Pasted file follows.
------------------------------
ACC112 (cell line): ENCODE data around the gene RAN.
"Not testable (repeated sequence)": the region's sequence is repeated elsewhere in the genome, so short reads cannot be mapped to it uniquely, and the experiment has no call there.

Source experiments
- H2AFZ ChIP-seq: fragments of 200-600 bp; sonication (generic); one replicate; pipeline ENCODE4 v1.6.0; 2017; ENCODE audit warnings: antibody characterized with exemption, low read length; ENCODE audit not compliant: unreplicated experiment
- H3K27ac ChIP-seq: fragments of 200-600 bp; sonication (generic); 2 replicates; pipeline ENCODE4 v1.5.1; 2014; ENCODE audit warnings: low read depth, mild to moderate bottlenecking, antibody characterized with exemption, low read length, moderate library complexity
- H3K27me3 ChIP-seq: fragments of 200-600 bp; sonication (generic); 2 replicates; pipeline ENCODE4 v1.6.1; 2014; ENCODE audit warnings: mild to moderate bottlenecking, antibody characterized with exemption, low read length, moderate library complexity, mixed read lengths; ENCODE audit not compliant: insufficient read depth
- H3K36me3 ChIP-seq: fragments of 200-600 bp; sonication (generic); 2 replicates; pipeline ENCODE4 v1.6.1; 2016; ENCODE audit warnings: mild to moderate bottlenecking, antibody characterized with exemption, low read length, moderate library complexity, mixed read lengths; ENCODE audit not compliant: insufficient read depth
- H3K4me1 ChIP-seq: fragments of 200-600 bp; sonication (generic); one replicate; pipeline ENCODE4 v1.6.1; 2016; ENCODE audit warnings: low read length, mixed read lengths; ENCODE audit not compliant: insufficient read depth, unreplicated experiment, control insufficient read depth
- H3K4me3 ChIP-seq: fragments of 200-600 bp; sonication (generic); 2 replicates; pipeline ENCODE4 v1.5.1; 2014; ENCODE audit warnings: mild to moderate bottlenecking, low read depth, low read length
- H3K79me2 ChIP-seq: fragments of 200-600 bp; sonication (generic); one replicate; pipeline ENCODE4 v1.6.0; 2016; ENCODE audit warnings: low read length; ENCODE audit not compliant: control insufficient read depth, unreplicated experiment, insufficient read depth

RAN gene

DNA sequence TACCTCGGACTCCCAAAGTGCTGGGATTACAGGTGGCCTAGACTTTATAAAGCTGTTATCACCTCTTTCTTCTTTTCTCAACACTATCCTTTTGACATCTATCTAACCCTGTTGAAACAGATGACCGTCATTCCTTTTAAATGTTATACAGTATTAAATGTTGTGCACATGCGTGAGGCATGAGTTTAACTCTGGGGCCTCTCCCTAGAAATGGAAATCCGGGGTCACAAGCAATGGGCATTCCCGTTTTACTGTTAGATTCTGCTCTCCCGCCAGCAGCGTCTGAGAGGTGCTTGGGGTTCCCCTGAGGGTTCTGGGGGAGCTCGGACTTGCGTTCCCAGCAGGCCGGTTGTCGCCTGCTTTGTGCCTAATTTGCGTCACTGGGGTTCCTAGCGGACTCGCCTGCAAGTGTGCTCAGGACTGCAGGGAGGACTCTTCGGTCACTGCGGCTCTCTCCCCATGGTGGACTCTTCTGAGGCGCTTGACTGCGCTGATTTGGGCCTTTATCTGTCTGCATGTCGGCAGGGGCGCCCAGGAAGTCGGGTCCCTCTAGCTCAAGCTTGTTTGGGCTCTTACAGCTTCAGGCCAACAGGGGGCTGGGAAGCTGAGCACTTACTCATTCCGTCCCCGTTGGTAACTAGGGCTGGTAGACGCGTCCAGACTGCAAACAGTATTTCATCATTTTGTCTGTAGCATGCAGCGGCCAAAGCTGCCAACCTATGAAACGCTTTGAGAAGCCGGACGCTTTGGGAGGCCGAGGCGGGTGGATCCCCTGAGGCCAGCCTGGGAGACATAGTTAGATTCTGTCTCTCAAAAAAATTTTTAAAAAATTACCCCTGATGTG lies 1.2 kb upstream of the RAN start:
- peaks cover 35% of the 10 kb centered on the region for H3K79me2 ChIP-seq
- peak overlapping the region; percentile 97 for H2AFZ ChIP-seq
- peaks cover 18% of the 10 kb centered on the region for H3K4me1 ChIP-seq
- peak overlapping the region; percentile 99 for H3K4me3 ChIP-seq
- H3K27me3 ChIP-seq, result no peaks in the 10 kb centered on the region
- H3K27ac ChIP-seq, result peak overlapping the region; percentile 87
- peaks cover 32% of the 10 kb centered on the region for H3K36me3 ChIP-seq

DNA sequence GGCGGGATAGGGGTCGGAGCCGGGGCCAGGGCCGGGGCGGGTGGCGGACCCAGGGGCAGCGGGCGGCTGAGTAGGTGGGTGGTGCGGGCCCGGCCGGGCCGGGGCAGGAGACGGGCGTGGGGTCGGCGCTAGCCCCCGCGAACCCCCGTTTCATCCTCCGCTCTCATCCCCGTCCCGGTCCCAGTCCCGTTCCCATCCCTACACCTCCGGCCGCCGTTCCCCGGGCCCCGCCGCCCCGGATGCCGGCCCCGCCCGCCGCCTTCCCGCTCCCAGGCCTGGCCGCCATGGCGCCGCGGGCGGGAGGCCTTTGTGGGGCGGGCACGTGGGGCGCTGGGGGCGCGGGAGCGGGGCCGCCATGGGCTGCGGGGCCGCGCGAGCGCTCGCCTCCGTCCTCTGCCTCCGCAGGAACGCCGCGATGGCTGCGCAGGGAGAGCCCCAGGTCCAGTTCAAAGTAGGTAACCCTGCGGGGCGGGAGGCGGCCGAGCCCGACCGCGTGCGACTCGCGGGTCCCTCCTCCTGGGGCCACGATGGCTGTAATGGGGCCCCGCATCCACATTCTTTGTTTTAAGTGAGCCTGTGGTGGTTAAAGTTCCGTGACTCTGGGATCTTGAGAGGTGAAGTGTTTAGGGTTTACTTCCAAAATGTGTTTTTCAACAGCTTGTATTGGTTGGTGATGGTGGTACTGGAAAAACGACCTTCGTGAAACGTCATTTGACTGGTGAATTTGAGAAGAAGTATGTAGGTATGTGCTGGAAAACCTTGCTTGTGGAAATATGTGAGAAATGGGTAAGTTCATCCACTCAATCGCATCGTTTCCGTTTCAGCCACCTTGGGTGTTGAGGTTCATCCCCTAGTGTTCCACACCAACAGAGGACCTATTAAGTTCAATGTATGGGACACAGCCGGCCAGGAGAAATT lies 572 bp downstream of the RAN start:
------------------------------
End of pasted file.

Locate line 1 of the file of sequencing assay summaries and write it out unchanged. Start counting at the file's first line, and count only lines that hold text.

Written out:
ACC112 (cell line): ENCODE data around the gene RAN.